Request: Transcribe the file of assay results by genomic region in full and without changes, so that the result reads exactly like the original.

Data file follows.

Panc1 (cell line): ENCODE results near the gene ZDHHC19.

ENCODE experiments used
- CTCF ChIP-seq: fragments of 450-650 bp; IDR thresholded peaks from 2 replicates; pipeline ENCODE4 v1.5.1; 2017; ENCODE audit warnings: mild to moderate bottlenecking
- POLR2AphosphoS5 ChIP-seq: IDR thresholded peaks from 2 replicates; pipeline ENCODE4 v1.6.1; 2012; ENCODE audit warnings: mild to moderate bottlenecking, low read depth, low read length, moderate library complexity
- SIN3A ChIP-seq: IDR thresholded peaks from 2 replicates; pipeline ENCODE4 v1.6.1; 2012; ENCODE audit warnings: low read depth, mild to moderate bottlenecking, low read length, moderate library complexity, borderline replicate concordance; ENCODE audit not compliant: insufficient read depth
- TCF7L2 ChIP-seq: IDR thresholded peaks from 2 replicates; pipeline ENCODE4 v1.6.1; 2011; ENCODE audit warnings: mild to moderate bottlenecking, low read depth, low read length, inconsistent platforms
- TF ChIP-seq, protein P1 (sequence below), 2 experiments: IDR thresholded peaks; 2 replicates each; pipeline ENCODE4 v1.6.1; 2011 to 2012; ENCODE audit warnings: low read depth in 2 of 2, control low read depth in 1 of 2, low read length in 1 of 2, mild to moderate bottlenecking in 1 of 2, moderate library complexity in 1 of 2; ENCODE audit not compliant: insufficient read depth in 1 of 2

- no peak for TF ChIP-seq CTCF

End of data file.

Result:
Panc1 (cell line): ENCODE results near the gene ZDHHC19.

ENCODE experiments used
- CTCF ChIP-seq: fragments of 450-650 bp; IDR thresholded peaks from 2 replicates; pipeline ENCODE4 v1.5.1; 2017; ENCODE audit warnings: mild to moderate bottlenecking
- POLR2AphosphoS5 ChIP-seq: IDR thresholded peaks from 2 replicates; pipeline ENCODE4 v1.6.1; 2012; ENCODE audit warnings: mild to moderate bottlenecking, low read depth, low read length, moderate library complexity
- SIN3A ChIP-seq: IDR thresholded peaks from 2 replicates; pipeline ENCODE4 v1.6.1; 2012; ENCODE audit warnings: low read depth, mild to moderate bottlenecking, low read length, moderate library complexity, borderline replicate concordance; ENCODE audit not compliant: insufficient read depth
- TCF7L2 ChIP-seq: IDR thresholded peaks from 2 replicates; pipeline ENCODE4 v1.6.1; 2011; ENCODE audit warnings: mild to moderate bottlenecking, low read depth, low read length, inconsistent platforms
- TF ChIP-seq, protein P1 (sequence below), 2 experiments: IDR thresholded peaks; 2 replicates each; pipeline ENCODE4 v1.6.1; 2011 to 2012; ENCODE audit warnings: low read depth in 2 of 2, control low read depth in 1 of 2, low read length in 1 of 2, mild to moderate bottlenecking in 1 of 2, moderate library complexity in 1 of 2; ENCODE audit not compliant: insufficient read depth in 1 of 2

- no peak for TF ChIP-seq CTCF